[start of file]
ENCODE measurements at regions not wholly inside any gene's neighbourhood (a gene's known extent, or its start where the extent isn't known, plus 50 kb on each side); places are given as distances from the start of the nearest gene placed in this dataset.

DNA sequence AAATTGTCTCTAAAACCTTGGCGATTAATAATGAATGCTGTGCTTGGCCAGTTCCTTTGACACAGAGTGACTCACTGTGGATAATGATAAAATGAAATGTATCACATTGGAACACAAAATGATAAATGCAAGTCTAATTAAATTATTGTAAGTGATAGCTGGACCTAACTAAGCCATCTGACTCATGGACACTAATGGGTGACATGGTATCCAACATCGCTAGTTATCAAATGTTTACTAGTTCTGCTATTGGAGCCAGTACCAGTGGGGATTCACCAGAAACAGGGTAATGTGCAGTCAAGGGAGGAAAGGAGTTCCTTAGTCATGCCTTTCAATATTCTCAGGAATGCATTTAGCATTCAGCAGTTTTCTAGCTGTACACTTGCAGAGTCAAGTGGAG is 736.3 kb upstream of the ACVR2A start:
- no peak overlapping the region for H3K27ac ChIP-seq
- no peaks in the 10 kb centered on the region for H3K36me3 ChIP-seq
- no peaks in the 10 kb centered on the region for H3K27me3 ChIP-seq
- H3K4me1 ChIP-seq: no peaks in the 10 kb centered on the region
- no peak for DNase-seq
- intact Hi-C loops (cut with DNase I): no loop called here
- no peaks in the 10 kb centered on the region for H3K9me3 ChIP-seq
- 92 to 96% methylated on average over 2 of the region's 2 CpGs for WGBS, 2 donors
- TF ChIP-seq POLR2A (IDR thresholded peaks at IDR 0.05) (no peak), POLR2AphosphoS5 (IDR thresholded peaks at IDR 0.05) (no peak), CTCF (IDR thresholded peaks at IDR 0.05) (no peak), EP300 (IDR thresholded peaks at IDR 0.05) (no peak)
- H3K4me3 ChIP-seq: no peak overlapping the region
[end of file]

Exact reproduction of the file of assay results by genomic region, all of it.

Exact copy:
ENCODE measurements at regions not wholly inside any gene's neighbourhood (a gene's known extent, or its start where the extent isn't known, plus 50 kb on each side); places are given as distances from the start of the nearest gene placed in this dataset.

DNA sequence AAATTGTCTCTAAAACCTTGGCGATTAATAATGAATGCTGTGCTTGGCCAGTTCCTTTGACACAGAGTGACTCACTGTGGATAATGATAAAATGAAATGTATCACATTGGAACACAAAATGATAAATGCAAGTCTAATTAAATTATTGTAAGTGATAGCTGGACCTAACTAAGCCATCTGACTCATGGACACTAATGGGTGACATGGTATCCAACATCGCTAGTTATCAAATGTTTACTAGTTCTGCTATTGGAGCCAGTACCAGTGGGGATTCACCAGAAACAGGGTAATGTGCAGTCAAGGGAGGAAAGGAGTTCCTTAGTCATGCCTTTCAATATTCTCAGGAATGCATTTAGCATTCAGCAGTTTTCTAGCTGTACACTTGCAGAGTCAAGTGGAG is 736.3 kb upstream of the ACVR2A start:
- no peak overlapping the region for H3K27ac ChIP-seq
- no peaks in the 10 kb centered on the region for H3K36me3 ChIP-seq
- no peaks in the 10 kb centered on the region for H3K27me3 ChIP-seq
- H3K4me1 ChIP-seq: no peaks in the 10 kb centered on the region
- no peak for DNase-seq
- intact Hi-C loops (cut with DNase I): no loop called here
- no peaks in the 10 kb centered on the region for H3K9me3 ChIP-seq
- 92 to 96% methylated on average over 2 of the region's 2 CpGs for WGBS, 2 donors
- TF ChIP-seq POLR2A (IDR thresholded peaks at IDR 0.05) (no peak), POLR2AphosphoS5 (IDR thresholded peaks at IDR 0.05) (no peak), CTCF (IDR thresholded peaks at IDR 0.05) (no peak), EP300 (IDR thresholded peaks at IDR 0.05) (no peak)
- H3K4me3 ChIP-seq: no peak overlapping the region